Ron Rivera will continue to coach the Carolina Panthers. Although he started poorly both seasons with Carolina, and lost lots of games, he never lost his players.
Early this season, he coached as if the Panthers had something special and he was afraid a coaching error could ruin it. But by December he was the leader players required. Everybody I know in the organization, in the locker room and in the offices, cutting grass and selling tickets, respects him.
Jerry Richardson, who owns the Panthers, met with Rivera Saturday. Richardson made the call to retain him. Although the decision was sound, the wrong man made it.
Richardson could have a new general manager within the week. That general manager, after soliciting input from Richardson, should have been granted the authority to determine Rivera’s future.
Richardson, 76, obviously knows Rivera better than any general manager will. But the owner-as-general manager model doesn’t work. The most successful owners hire football people and gracefully slide out of the way.
Clark Hunt, the chairman and CEO of the Kansas City Chiefs, hired Andy Reid this week as head coach. The Chiefs don’t have a GM at the moment. Hunt made the hire. How would you describe the Kansas City organization in three words? Not too good.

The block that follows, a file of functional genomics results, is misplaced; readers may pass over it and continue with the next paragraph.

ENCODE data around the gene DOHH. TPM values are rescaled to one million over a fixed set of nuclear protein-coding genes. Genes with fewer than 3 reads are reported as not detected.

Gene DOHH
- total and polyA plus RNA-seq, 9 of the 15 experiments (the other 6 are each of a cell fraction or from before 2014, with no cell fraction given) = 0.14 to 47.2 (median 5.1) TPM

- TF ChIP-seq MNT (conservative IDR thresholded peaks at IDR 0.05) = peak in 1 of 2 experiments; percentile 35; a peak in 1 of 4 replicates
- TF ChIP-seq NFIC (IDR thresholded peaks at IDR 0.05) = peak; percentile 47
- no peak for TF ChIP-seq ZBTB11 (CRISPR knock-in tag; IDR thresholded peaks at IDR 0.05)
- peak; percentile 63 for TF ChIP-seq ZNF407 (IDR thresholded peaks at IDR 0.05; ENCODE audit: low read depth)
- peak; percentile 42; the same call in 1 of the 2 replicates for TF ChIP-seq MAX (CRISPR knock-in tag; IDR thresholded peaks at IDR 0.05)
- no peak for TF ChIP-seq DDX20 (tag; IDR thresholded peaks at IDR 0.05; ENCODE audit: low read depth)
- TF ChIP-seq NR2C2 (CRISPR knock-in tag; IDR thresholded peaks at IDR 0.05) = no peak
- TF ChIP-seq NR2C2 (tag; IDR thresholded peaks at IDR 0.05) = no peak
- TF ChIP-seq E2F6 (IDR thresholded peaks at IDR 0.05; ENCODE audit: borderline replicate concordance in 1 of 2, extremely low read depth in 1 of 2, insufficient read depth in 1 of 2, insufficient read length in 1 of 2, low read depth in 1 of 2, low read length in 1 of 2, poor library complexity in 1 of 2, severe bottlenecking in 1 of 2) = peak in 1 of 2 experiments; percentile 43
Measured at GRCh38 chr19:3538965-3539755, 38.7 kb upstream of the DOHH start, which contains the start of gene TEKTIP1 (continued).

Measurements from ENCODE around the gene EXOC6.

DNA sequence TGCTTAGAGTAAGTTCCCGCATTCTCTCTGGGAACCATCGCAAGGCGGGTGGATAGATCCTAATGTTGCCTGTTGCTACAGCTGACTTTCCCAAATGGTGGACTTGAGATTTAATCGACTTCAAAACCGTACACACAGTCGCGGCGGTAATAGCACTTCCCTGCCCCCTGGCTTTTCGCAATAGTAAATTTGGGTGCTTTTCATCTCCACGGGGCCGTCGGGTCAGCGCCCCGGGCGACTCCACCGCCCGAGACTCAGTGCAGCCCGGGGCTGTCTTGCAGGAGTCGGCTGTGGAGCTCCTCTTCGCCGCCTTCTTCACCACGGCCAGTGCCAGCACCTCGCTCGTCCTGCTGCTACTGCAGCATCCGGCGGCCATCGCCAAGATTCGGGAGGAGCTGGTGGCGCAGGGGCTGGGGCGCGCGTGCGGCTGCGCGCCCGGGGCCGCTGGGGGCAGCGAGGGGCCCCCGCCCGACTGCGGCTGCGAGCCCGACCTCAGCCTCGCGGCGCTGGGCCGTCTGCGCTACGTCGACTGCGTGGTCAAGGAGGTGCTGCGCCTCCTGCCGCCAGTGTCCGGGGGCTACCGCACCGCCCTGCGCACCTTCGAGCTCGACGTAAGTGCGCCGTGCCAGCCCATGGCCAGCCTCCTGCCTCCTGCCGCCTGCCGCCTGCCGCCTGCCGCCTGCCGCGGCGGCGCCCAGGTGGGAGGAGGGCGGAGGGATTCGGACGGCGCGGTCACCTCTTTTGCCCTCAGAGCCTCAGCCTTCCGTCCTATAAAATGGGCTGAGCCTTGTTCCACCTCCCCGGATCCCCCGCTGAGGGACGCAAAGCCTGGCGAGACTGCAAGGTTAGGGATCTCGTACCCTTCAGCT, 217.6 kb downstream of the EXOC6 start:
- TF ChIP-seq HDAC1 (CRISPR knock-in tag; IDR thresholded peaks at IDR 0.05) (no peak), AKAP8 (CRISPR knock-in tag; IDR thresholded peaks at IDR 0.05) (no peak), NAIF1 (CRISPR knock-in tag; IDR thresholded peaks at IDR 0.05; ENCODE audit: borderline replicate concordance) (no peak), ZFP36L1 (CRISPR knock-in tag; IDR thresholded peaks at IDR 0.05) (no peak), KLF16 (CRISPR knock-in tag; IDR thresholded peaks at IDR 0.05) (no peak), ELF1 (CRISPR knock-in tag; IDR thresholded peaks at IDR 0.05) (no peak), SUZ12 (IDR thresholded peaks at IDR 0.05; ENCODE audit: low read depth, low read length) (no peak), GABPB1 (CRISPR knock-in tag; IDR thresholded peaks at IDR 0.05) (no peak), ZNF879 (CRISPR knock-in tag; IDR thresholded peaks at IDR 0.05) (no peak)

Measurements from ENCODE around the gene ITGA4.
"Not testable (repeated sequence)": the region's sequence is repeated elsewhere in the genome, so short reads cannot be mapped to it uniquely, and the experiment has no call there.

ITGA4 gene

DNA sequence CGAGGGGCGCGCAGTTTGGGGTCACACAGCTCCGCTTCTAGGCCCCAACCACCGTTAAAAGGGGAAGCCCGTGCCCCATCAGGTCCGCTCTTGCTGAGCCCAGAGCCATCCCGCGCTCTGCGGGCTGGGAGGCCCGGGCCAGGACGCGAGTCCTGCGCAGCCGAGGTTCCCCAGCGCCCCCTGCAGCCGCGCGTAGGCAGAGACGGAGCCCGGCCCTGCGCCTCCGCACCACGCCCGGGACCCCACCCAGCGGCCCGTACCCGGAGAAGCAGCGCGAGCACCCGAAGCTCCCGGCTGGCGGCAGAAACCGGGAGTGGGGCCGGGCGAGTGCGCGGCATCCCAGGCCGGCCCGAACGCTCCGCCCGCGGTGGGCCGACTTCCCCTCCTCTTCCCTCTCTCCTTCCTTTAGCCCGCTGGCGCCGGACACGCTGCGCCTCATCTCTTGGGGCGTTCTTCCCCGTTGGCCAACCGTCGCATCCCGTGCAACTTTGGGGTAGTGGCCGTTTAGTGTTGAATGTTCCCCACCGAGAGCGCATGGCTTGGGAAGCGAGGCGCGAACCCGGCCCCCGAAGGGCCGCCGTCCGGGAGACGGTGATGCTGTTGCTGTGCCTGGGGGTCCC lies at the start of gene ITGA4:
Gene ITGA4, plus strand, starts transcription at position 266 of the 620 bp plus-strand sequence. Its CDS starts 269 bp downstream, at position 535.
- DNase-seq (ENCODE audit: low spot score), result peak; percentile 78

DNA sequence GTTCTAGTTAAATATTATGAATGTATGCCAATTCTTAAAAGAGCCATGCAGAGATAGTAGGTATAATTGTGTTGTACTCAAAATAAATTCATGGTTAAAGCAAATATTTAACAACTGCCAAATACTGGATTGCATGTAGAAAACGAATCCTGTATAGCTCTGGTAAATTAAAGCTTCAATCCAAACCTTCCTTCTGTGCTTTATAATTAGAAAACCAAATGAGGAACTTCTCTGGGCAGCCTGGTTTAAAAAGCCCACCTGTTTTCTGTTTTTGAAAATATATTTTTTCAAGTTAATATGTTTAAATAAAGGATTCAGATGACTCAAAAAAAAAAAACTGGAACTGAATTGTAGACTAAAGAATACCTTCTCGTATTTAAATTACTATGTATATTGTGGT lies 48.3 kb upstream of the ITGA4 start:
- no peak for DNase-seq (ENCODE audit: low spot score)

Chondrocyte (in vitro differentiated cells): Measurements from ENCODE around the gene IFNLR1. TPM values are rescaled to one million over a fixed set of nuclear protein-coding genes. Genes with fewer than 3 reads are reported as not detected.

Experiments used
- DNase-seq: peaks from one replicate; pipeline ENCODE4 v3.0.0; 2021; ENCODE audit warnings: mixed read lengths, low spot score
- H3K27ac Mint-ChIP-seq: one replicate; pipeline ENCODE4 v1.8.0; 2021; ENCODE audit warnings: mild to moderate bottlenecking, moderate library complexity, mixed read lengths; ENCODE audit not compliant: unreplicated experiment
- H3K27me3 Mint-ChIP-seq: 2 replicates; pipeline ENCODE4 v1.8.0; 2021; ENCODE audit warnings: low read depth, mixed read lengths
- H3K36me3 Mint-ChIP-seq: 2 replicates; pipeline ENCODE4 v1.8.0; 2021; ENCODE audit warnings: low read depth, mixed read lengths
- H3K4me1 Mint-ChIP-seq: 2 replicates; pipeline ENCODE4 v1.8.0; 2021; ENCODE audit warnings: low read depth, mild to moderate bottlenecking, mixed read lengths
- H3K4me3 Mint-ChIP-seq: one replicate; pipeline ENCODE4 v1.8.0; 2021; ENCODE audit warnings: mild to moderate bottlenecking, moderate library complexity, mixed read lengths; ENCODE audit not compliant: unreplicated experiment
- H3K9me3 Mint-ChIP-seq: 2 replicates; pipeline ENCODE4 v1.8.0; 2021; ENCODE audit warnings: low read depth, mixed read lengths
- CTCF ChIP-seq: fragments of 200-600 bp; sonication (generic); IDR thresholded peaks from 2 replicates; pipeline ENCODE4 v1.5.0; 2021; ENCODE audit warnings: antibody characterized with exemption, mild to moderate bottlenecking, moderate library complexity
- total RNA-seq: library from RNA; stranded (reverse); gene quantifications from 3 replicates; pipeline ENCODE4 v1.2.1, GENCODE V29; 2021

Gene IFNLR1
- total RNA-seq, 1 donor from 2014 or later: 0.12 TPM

Jerry Jones is owner, president and general manager of the Dallas Cowboys. The Cowboys have won one playoff game since 1996. They last appeared in the playoffs in 2009, one season after the Panthers last appeared.
Rivera had to wait six days after his team beat New Orleans to learn he still had a job. To make Rivera dangle between employment and unemployment for an additional week would have been less than gracious. But every job presents challenges. Rivera could have handled his.
There was one tremendous upside to Saturday’s developments. When Richardson retained Rivera he stopped the rumors.
Whenever there’s a void people fill it with gossip, rumors and innuendo.
A Big East coach was said to be in Charlotte Friday night staying at a luxury hotel downtown.
Except that nobody in the hotel was registered under the coach’s name. And if I were looking for a Big East coach, I’d start at Motel 6.
Of course Bill Cowher’s name was invoked. It’s a rule. Good old St. Bill was said to be a candidate. For what? For whatever he wants.
Mike Dunlap, who coaches the Charlotte Bobcats, could be too much of a micro-manager to succeed in the NBA. If so, why not hire Cowher to coach the Bobcats and the Panthers? How many years would it be before both teams go undefeated?
I’ll have you know, Bill Cowher, that the Panthers went undefeated their last four games. But they finished 7-9. That’s not a good season.
Numbers don’t lie. Carolina has been a testament to mediocrity. The organization needs new ideas, new perspectives and a new philosophy. The Panthers don’t have to surrender their values. They have to adjust them. They have to be honest. They have to acknowledge that their way hasn’t worked.
Can Richardson hire a credible GM and say: “You’ll have control of the football operation except when I say you won’t?”
Can he say: “You run the football end of things except when we disagree?”
Can he say: “Bring in your people except when they conflict with mine?
I know that a head coach once told Richardson he wanted to replace a few non-football employees with friends of his. Richardson rightly said no, you won’t do that.
Head coach is different. There are several paths to respectability. The coach and the GM have to agree on one.
And if the owner goes along with them, that’s fine, too.